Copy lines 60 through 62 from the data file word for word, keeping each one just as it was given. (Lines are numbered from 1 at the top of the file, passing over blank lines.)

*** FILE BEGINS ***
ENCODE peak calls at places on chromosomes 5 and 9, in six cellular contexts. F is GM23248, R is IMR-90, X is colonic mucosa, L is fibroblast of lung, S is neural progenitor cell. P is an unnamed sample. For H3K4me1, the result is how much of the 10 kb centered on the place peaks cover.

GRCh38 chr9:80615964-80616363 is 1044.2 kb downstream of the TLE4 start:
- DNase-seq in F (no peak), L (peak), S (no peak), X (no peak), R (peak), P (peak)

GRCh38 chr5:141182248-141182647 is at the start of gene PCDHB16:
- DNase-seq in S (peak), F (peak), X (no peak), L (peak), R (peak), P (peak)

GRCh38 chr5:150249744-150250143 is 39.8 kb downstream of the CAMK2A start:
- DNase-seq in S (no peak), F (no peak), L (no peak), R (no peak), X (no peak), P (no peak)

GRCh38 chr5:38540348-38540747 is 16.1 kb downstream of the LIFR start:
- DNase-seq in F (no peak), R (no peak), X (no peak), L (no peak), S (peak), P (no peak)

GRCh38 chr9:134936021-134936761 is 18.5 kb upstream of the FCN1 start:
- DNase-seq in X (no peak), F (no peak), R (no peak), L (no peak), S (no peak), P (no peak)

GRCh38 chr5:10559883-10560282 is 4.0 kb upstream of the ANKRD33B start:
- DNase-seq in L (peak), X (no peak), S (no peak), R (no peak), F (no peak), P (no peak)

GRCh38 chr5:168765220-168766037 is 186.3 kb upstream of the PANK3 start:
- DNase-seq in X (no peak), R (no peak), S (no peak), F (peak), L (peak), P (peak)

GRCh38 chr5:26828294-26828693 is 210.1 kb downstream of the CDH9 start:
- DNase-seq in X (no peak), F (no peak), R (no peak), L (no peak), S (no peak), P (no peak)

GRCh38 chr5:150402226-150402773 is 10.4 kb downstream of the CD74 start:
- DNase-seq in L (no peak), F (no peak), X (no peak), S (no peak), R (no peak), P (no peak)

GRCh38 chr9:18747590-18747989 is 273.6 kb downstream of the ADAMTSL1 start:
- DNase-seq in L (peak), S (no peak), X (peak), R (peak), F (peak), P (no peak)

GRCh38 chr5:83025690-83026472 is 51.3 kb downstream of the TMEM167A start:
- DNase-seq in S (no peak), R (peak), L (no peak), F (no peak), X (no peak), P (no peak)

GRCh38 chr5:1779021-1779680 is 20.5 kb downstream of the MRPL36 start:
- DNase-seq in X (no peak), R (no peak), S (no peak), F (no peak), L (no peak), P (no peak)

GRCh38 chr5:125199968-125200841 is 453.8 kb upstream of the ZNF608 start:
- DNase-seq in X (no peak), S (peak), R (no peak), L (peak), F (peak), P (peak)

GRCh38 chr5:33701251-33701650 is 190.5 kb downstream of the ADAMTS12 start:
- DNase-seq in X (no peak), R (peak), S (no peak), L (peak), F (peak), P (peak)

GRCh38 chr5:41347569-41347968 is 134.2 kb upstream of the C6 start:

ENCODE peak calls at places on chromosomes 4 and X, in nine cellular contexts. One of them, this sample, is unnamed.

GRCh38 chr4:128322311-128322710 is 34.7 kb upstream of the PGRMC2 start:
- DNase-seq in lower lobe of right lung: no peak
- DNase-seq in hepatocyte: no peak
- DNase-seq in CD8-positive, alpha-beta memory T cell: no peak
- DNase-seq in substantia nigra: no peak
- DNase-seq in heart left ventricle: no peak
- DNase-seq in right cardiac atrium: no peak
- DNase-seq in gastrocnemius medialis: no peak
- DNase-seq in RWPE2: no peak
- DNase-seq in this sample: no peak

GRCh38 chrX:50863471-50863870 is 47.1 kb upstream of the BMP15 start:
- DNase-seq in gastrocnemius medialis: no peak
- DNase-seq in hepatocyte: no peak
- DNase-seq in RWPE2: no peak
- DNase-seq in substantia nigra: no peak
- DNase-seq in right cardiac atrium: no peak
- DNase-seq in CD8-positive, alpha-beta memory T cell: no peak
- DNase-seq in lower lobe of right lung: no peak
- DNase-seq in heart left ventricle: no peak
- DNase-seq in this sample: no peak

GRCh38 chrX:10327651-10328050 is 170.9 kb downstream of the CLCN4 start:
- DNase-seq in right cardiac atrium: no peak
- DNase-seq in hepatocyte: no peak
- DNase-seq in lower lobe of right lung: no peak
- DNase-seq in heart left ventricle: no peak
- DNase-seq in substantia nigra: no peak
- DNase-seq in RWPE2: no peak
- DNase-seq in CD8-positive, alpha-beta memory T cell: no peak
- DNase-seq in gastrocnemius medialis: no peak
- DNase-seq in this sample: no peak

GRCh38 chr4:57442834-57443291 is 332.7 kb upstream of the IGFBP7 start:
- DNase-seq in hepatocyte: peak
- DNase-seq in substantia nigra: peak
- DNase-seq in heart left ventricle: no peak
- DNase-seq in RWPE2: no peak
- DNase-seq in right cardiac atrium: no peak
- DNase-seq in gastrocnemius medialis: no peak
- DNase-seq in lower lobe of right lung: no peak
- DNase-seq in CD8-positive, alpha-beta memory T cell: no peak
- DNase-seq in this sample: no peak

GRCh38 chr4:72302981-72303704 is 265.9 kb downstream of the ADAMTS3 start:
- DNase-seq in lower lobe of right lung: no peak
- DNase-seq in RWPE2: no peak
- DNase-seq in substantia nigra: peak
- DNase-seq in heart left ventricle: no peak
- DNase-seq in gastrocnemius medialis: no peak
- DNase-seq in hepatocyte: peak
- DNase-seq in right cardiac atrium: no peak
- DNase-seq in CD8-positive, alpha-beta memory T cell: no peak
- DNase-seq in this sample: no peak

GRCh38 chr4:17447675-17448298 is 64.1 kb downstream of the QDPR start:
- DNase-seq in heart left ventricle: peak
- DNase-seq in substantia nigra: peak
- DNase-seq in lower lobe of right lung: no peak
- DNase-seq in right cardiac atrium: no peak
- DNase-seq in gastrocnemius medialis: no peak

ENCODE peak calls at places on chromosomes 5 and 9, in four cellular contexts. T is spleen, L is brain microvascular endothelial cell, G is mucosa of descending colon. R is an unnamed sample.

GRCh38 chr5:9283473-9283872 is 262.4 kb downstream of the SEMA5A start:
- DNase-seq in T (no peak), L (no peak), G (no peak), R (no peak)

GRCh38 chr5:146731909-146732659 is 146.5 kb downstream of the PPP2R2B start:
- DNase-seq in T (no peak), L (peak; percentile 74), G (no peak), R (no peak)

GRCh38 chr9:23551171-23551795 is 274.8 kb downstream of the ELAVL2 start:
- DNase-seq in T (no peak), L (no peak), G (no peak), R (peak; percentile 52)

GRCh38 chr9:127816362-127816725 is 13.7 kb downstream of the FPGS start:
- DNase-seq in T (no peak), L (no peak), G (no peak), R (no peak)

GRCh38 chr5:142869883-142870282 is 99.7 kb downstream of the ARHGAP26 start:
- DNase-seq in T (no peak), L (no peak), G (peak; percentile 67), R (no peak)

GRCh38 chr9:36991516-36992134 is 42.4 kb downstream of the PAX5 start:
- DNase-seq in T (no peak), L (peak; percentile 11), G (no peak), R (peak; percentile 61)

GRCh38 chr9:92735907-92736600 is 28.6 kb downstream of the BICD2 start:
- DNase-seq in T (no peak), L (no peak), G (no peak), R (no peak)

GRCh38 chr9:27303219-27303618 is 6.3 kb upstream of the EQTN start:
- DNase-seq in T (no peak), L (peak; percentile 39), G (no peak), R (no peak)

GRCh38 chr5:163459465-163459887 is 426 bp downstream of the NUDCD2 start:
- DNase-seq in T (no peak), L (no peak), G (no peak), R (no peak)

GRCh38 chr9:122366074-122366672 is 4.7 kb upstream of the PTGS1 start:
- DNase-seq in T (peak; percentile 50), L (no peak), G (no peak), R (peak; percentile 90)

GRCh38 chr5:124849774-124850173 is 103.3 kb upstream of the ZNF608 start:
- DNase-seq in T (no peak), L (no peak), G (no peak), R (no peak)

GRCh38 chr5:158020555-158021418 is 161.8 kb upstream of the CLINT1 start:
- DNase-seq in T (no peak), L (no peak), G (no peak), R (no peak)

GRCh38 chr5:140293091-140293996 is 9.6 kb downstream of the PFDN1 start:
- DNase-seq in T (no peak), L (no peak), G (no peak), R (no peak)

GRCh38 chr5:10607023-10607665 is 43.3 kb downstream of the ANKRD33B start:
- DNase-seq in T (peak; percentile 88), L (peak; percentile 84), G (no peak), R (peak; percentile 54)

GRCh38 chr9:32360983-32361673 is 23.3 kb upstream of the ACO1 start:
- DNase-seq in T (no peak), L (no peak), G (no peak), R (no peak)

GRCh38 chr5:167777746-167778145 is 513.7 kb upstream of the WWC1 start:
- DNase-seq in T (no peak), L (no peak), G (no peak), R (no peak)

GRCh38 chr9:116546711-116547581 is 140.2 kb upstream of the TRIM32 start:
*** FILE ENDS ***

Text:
- DNase-seq in gastrocnemius medialis: no peak
- DNase-seq in this sample: no peak

GRCh38 chr4:57442834-57443291 is 332.7 kb upstream of the IGFBP7 start: